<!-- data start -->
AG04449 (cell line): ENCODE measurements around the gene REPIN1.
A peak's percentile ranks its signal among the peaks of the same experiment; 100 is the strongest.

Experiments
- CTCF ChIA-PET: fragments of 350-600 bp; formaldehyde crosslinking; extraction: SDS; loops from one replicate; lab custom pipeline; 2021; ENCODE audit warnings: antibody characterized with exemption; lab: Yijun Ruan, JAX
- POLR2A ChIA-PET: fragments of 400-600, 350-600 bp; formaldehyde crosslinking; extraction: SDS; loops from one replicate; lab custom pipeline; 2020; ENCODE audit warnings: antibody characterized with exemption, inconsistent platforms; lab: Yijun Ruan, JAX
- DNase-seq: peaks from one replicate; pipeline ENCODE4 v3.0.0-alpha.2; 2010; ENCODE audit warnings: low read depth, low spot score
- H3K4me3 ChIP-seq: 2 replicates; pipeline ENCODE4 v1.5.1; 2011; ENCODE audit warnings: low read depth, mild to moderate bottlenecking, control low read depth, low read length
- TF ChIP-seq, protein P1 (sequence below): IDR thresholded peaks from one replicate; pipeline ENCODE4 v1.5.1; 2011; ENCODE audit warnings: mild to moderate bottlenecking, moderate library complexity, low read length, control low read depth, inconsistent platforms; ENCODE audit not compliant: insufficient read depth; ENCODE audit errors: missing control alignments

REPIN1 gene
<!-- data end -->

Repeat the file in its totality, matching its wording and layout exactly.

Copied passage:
AG04449 (cell line): ENCODE measurements around the gene REPIN1.
A peak's percentile ranks its signal among the peaks of the same experiment; 100 is the strongest.

Experiments
- CTCF ChIA-PET: fragments of 350-600 bp; formaldehyde crosslinking; extraction: SDS; loops from one replicate; lab custom pipeline; 2021; ENCODE audit warnings: antibody characterized with exemption; lab: Yijun Ruan, JAX
- POLR2A ChIA-PET: fragments of 400-600, 350-600 bp; formaldehyde crosslinking; extraction: SDS; loops from one replicate; lab custom pipeline; 2020; ENCODE audit warnings: antibody characterized with exemption, inconsistent platforms; lab: Yijun Ruan, JAX
- DNase-seq: peaks from one replicate; pipeline ENCODE4 v3.0.0-alpha.2; 2010; ENCODE audit warnings: low read depth, low spot score
- H3K4me3 ChIP-seq: 2 replicates; pipeline ENCODE4 v1.5.1; 2011; ENCODE audit warnings: low read depth, mild to moderate bottlenecking, control low read depth, low read length
- TF ChIP-seq, protein P1 (sequence below): IDR thresholded peaks from one replicate; pipeline ENCODE4 v1.5.1; 2011; ENCODE audit warnings: mild to moderate bottlenecking, moderate library complexity, low read length, control low read depth, inconsistent platforms; ENCODE audit not compliant: insufficient read depth; ENCODE audit errors: missing control alignments

REPIN1 gene